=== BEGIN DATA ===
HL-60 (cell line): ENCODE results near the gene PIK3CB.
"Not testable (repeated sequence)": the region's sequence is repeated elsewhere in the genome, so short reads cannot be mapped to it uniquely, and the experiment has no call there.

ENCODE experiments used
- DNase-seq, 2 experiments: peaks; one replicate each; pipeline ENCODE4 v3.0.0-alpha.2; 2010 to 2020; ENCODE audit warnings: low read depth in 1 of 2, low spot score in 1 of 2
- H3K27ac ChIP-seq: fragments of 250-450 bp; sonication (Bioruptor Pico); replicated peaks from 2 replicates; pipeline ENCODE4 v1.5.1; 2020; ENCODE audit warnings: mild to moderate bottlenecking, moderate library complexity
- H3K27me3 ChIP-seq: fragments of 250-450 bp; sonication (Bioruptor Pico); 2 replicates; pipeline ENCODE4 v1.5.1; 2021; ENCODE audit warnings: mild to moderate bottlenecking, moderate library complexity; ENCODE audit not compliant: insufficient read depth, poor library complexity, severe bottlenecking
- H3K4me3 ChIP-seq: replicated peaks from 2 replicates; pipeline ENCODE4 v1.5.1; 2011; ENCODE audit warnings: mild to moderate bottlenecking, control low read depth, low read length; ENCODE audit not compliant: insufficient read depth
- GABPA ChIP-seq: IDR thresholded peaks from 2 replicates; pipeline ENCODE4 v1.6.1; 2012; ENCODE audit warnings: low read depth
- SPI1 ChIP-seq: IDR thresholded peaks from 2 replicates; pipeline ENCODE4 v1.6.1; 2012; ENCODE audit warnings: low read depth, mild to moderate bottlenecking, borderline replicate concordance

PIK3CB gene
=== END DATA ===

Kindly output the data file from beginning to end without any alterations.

HL-60 (cell line): ENCODE results near the gene PIK3CB.
"Not testable (repeated sequence)": the region's sequence is repeated elsewhere in the genome, so short reads cannot be mapped to it uniquely, and the experiment has no call there.

ENCODE experiments used
- DNase-seq, 2 experiments: peaks; one replicate each; pipeline ENCODE4 v3.0.0-alpha.2; 2010 to 2020; ENCODE audit warnings: low read depth in 1 of 2, low spot score in 1 of 2
- H3K27ac ChIP-seq: fragments of 250-450 bp; sonication (Bioruptor Pico); replicated peaks from 2 replicates; pipeline ENCODE4 v1.5.1; 2020; ENCODE audit warnings: mild to moderate bottlenecking, moderate library complexity
- H3K27me3 ChIP-seq: fragments of 250-450 bp; sonication (Bioruptor Pico); 2 replicates; pipeline ENCODE4 v1.5.1; 2021; ENCODE audit warnings: mild to moderate bottlenecking, moderate library complexity; ENCODE audit not compliant: insufficient read depth, poor library complexity, severe bottlenecking
- H3K4me3 ChIP-seq: replicated peaks from 2 replicates; pipeline ENCODE4 v1.5.1; 2011; ENCODE audit warnings: mild to moderate bottlenecking, control low read depth, low read length; ENCODE audit not compliant: insufficient read depth
- GABPA ChIP-seq: IDR thresholded peaks from 2 replicates; pipeline ENCODE4 v1.6.1; 2012; ENCODE audit warnings: low read depth
- SPI1 ChIP-seq: IDR thresholded peaks from 2 replicates; pipeline ENCODE4 v1.6.1; 2012; ENCODE audit warnings: low read depth, mild to moderate bottlenecking, borderline replicate concordance

PIK3CB gene